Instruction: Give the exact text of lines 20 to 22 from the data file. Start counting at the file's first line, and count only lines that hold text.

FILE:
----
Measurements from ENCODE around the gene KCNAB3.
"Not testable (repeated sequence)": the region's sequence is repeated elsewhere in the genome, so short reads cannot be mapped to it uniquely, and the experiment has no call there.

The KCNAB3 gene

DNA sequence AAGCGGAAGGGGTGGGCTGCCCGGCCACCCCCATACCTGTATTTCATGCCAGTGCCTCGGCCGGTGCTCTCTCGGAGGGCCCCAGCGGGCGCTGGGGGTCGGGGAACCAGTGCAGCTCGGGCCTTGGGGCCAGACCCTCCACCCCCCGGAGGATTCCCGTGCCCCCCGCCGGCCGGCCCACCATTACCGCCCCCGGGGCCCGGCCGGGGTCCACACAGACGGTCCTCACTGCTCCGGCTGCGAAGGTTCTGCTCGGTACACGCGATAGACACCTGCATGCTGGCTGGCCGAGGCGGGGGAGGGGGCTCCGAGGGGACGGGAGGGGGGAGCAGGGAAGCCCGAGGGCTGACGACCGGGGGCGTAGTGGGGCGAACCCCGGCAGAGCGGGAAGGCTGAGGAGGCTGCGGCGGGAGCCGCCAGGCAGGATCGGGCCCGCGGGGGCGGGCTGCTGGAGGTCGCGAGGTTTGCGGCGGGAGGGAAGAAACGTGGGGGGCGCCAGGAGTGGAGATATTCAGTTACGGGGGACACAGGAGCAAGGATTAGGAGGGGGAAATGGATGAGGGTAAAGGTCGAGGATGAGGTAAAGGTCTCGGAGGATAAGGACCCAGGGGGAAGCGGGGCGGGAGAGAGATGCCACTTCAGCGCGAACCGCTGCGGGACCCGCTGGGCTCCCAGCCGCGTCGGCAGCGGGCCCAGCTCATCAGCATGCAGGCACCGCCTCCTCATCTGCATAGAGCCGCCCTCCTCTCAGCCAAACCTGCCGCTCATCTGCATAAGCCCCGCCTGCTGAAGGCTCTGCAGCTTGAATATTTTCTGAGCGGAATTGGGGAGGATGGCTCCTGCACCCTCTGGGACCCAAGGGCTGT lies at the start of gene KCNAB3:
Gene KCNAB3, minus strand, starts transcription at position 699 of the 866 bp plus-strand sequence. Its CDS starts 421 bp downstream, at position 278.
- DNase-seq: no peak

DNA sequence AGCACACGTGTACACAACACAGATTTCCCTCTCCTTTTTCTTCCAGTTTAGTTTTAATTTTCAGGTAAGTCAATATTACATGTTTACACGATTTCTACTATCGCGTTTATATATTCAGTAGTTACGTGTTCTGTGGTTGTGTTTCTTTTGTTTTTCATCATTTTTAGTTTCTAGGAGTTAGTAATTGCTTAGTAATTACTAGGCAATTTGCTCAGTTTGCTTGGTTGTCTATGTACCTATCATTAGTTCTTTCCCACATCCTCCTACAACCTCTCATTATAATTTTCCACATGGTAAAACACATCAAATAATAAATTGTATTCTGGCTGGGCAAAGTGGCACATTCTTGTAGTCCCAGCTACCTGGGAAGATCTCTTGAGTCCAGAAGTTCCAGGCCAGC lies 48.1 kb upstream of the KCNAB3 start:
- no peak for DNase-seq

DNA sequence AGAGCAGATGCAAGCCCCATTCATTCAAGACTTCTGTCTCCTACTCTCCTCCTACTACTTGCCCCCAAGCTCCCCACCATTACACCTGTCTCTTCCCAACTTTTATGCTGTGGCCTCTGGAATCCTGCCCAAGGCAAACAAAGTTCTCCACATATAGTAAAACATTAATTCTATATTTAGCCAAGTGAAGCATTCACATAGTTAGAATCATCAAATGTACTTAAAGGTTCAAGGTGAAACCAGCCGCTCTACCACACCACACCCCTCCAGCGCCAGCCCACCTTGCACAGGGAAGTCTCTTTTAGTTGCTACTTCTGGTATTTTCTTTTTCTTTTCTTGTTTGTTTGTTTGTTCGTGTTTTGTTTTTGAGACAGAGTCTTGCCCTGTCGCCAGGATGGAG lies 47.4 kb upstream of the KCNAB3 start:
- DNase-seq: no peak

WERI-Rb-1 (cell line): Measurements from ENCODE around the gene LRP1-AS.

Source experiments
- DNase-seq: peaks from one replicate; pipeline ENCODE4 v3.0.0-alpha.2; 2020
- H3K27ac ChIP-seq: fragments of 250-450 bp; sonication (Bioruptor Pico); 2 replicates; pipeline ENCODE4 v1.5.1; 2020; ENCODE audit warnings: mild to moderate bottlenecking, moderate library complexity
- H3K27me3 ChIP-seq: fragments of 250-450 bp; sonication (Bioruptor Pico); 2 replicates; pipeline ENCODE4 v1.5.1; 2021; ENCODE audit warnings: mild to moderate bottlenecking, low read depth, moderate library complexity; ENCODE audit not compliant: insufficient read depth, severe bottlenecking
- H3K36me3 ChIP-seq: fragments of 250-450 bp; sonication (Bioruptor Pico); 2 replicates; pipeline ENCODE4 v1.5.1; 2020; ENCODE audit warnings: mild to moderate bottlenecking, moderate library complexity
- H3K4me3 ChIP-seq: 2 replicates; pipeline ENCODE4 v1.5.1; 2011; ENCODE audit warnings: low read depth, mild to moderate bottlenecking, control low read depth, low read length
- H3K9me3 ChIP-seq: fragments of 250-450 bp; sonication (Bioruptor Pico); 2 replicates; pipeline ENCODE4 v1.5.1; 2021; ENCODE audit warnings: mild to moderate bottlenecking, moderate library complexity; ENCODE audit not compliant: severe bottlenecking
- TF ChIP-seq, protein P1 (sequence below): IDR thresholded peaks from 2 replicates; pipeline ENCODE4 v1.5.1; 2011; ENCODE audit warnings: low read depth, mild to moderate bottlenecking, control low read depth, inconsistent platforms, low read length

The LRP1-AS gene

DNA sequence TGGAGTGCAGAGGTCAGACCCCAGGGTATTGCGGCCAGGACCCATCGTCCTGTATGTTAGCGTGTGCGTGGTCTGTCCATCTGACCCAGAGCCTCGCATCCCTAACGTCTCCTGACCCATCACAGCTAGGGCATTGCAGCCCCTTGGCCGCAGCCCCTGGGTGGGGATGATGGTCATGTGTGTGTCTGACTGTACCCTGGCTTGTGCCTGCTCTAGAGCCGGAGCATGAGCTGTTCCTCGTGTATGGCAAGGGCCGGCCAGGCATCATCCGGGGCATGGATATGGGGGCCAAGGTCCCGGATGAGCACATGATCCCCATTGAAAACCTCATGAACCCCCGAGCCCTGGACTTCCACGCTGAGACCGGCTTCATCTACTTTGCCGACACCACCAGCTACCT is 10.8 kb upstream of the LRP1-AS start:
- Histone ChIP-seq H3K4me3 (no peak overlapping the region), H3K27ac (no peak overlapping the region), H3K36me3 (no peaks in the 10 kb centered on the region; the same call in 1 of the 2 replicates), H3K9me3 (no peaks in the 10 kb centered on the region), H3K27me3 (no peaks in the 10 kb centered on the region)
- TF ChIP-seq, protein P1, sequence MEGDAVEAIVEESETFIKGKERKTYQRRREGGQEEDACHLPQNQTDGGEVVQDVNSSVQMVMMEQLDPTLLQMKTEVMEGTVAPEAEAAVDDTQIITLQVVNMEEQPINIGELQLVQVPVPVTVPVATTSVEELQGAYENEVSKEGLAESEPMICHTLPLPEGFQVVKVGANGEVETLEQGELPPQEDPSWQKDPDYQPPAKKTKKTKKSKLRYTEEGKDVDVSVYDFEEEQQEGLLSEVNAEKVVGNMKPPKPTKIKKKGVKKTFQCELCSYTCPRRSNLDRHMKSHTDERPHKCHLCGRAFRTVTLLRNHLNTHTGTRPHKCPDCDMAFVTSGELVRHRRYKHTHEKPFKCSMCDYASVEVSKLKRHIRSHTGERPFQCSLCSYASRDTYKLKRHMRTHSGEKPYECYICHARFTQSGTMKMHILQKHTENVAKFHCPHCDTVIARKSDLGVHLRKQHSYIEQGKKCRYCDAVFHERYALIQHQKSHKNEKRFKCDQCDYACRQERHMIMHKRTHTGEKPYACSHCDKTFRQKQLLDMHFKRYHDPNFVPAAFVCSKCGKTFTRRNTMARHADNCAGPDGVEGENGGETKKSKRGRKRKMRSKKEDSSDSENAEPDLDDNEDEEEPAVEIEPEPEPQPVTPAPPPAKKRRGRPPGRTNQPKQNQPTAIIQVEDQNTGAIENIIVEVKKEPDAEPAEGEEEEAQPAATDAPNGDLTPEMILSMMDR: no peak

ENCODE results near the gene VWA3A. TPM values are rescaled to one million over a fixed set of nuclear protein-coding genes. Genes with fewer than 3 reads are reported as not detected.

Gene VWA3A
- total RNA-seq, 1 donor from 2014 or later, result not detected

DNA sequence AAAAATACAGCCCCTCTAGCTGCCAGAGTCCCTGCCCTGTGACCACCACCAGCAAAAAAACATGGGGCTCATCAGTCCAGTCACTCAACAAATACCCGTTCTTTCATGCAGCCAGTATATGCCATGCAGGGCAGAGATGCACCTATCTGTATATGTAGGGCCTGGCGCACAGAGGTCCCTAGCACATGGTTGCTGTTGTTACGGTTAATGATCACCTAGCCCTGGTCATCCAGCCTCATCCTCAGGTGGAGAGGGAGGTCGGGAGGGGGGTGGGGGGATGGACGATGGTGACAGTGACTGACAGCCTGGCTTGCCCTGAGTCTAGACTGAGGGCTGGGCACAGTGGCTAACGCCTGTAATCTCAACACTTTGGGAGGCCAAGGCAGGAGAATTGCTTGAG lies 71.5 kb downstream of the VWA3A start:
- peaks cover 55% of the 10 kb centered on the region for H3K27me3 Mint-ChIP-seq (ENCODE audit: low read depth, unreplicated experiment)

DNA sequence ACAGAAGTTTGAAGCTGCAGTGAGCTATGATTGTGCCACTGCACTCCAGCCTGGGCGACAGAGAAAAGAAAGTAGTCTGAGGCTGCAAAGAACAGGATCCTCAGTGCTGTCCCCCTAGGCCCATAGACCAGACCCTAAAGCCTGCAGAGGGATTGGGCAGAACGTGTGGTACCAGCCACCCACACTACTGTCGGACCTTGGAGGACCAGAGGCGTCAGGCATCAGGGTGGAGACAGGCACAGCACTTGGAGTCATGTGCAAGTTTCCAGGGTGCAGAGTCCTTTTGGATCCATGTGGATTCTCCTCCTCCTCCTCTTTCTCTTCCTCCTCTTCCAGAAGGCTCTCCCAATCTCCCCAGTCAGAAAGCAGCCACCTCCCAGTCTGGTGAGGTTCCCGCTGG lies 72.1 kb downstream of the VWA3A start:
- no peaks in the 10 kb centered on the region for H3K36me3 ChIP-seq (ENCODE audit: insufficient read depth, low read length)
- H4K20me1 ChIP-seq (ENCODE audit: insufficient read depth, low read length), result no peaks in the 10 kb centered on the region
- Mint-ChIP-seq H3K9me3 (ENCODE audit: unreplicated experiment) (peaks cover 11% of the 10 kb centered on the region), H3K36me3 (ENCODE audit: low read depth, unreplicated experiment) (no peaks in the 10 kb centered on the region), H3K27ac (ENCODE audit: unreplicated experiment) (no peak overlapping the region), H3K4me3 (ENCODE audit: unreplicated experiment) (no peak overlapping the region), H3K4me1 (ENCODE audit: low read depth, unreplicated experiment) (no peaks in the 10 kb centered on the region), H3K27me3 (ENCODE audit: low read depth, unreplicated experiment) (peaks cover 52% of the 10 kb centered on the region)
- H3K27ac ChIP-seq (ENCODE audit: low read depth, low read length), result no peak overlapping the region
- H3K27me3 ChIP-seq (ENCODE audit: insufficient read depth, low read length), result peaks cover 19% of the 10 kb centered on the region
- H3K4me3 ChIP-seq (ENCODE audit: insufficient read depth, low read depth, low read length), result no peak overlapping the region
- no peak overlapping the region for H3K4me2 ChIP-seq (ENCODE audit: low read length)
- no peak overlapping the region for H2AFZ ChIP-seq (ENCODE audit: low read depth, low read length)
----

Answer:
The LRP1-AS gene

DNA sequence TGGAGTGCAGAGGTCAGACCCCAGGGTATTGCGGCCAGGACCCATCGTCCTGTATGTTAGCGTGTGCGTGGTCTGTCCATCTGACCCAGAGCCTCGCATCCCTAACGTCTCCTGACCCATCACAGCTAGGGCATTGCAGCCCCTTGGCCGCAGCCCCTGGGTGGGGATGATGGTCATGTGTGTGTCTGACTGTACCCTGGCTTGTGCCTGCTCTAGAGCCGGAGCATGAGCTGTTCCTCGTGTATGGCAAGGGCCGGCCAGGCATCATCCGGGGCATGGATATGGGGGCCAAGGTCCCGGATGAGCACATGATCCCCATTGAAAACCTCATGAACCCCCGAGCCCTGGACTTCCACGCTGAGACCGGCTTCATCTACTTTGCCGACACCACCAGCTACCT is 10.8 kb upstream of the LRP1-AS start:
- Histone ChIP-seq H3K4me3 (no peak overlapping the region), H3K27ac (no peak overlapping the region), H3K36me3 (no peaks in the 10 kb centered on the region; the same call in 1 of the 2 replicates), H3K9me3 (no peaks in the 10 kb centered on the region), H3K27me3 (no peaks in the 10 kb centered on the region)